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Jewish Museum of Bosnia and Herzegovina
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All reviews holocaust victims save jews worth a visit interesting history ottoman rule beautiful building answer questions ottoman empire world war entrance fee old town artifacts century curator europe synagoge bosnia
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Reviewed yesterday via mobile

This beautiful synagogue is worth visiting. Dating back to the 16th century it was used as a synagogue but it now a Museum telling the history of Jews in Bosnia Herzegovina.
The building itself is really lovely. It contains various various artifacts.

Thank 727tracyw
This review is the subjective opinion of a TripAdvisor member and not of TripAdvisor LLC.
Reviewed 3 weeks ago

This was an interesting tour around this museum with the option of a very knowledgeable guide, you leave wondering how people can be so cruel to one another.

Thank derek m
This review is the subjective opinion of a TripAdvisor member and not of TripAdvisor LLC.
Reviewed October 7, 2018

In one of the oldest synagogues , this small museum is very well kept and relates the history of the Jews in this area. The structure has neat elegant interiors with open brick walls and ceiling - and the small galleries on the ground and upper floors are beautifully curated. They contain photographs and various artifacts which give an insight into the relevance of the Jews who lived in this region. A large book that hangs from the ceiling lists the names of Jews who never returned......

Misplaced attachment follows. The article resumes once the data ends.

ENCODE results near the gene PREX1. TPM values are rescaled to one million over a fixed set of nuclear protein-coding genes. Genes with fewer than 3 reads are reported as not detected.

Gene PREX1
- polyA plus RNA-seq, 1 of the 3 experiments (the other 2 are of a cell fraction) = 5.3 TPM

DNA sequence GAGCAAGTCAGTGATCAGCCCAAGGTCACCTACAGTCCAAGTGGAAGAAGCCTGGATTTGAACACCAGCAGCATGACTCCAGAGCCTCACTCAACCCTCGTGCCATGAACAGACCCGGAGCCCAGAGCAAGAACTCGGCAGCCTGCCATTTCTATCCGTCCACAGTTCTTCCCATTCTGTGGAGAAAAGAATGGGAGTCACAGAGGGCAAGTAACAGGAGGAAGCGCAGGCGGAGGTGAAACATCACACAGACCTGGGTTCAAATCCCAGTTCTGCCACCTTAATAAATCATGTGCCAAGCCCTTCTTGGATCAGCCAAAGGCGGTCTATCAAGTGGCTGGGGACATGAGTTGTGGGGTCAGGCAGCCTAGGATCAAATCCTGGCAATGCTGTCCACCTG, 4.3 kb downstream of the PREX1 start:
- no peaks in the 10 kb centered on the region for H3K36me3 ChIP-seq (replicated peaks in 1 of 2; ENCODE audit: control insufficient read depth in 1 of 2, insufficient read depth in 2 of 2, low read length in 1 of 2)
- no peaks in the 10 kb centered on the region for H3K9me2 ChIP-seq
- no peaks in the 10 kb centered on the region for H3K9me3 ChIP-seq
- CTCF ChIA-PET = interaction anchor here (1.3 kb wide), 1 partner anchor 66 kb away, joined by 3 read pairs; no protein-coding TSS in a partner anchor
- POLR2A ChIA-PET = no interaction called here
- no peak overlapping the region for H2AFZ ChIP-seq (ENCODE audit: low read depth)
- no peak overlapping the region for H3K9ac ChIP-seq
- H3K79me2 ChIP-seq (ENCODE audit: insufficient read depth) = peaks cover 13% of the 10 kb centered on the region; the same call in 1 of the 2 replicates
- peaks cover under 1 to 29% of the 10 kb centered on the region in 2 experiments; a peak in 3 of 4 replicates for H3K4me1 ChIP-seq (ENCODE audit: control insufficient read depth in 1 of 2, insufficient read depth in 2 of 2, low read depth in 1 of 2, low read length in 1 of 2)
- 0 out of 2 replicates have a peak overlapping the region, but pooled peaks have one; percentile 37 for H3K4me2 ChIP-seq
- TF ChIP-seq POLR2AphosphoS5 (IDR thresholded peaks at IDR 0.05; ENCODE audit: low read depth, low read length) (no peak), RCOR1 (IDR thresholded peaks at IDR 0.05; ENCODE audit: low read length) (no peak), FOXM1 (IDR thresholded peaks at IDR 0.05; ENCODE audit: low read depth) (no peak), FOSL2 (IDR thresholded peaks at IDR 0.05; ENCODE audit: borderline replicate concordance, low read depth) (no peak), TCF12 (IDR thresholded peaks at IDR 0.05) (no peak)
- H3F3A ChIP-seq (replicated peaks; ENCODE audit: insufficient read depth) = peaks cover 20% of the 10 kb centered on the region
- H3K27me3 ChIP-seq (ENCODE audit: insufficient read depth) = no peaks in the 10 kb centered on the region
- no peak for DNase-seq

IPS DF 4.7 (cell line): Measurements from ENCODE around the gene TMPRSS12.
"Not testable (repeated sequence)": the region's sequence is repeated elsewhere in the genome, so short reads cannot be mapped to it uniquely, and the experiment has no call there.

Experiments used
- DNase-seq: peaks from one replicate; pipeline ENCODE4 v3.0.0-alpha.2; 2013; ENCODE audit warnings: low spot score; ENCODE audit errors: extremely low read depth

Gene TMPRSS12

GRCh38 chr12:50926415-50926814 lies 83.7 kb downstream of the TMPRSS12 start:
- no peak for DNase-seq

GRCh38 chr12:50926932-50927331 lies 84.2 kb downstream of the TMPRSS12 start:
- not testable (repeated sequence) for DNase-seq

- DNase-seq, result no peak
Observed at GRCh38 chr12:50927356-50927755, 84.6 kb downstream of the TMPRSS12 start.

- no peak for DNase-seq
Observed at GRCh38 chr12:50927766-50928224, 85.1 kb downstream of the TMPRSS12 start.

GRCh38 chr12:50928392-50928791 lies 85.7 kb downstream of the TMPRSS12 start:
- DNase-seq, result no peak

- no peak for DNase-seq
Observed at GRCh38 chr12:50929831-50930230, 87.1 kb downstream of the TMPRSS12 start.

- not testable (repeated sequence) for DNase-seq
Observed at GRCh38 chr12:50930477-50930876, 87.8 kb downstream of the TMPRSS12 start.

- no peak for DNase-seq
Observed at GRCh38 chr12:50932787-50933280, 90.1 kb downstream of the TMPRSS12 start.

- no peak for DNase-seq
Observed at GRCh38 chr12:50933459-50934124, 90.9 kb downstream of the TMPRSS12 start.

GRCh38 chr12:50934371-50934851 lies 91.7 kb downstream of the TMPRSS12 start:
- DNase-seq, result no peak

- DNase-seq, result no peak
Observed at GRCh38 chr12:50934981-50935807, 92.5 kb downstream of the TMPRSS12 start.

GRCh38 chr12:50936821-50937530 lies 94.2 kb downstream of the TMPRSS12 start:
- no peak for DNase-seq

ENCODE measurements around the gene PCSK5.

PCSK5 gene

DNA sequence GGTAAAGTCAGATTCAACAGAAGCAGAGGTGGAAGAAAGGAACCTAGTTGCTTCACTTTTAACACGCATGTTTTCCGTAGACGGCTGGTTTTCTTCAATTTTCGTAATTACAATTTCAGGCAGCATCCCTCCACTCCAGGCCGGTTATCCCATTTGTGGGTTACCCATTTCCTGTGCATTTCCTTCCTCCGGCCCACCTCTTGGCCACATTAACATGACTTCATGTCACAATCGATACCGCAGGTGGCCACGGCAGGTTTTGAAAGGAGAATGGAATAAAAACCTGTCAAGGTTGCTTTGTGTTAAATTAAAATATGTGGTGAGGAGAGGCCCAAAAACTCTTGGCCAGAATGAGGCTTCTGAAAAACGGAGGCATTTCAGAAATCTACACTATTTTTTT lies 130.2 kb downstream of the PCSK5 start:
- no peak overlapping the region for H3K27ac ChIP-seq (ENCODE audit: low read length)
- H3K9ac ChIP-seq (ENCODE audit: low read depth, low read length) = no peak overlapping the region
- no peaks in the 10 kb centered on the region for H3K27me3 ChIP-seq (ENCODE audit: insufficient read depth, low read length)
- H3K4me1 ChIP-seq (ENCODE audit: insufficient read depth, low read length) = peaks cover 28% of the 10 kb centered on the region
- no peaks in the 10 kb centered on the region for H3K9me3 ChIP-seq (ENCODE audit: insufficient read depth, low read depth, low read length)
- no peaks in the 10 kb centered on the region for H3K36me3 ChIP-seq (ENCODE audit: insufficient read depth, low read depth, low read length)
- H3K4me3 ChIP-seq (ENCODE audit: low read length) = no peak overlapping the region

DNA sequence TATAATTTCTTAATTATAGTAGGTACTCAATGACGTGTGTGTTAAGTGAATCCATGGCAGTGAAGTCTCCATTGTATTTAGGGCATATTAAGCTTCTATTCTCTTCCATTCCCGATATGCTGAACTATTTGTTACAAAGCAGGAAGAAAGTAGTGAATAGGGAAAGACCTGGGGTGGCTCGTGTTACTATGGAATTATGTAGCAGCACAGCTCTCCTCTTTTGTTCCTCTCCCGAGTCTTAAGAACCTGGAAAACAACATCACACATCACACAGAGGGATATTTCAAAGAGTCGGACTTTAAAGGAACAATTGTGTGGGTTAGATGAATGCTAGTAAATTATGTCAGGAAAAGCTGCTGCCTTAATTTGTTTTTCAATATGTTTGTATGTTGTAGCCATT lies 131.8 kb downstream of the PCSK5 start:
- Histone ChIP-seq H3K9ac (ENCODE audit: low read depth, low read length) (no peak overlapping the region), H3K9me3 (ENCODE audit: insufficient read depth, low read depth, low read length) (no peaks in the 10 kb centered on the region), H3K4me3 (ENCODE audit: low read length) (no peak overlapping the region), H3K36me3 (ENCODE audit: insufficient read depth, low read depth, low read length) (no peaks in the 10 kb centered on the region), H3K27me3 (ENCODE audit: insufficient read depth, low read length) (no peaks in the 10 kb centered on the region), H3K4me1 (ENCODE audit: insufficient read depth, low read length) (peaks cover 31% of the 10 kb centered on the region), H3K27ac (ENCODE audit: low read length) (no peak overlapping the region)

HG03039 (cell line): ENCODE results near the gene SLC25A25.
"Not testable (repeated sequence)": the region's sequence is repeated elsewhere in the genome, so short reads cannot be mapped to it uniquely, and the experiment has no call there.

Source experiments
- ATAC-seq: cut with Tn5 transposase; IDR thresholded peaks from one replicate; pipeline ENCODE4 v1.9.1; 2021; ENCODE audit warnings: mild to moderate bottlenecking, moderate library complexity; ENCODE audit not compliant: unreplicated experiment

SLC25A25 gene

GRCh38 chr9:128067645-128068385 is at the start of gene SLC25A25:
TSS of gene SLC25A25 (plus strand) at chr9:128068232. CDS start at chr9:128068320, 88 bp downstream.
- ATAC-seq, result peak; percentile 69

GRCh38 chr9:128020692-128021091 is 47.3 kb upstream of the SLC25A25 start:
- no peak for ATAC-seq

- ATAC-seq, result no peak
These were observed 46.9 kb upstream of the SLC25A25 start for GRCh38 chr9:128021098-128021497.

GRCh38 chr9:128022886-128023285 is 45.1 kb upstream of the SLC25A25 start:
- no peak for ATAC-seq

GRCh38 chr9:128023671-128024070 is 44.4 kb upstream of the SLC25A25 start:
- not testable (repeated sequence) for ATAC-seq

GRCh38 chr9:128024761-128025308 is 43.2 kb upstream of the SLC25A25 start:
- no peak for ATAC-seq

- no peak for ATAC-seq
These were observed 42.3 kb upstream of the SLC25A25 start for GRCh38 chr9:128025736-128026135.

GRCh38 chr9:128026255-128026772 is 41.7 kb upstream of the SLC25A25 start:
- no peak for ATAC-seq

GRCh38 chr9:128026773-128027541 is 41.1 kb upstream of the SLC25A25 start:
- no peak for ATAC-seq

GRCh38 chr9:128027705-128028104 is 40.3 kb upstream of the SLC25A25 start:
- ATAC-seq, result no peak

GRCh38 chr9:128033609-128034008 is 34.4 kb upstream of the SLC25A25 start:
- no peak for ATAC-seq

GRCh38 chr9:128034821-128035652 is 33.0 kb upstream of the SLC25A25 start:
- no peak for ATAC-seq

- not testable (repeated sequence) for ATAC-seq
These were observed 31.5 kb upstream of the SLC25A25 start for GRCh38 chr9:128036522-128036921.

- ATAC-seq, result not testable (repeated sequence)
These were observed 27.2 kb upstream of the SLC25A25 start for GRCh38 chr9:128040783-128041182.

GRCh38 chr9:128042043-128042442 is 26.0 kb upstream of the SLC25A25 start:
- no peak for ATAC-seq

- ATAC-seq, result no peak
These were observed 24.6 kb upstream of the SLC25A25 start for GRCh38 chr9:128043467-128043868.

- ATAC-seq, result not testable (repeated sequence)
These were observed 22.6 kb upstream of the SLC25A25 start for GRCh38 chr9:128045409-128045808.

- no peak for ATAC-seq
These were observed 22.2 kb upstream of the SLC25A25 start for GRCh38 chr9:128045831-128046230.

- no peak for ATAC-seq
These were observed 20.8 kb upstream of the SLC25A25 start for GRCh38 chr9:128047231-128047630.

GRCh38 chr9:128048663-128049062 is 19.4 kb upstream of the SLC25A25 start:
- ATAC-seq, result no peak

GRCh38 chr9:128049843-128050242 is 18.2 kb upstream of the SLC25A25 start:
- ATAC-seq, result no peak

1  Thank Pahari
This review is the subjective opinion of a TripAdvisor member and not of TripAdvisor LLC.
Reviewed September 27, 2018

We went to this museum primarily to see information about the history of the Jewish religion in Sarajevo. We were surprised to learn that it is in an old temple which dates back to the 1500. The building was very interesting.

Thank jimandcarolstravels
This review is the subjective opinion of a TripAdvisor member and not of TripAdvisor LLC.
Reviewed September 24, 2018

Very well restored Sefard Synagogue that's made into a Jewish Museum with a lot of artifacts related to the Jewish Sarajevo. Apparently, the exposition is to be updated in the next 1-2 years

Thank RostG
This review is the subjective opinion of a TripAdvisor member and not of TripAdvisor LLC.
Reviewed September 22, 2018

Small museum about the Jewish history in Sarajevo. The lady at the ticket office was very friendly and spoke excellent English. The synagogue is used once a year, the Jewish community uses the other synagogue the rest of the year.

Thank Esly v
This review is the subjective opinion of a TripAdvisor member and not of TripAdvisor LLC.
Reviewed August 29, 2018

The museum, which is located in the old synagoge has a strong focus in the Kristallnacht with photo material from all over Europe.

Thank PetraB69
This review is the subjective opinion of a TripAdvisor member and not of TripAdvisor LLC.
Reviewed August 12, 2018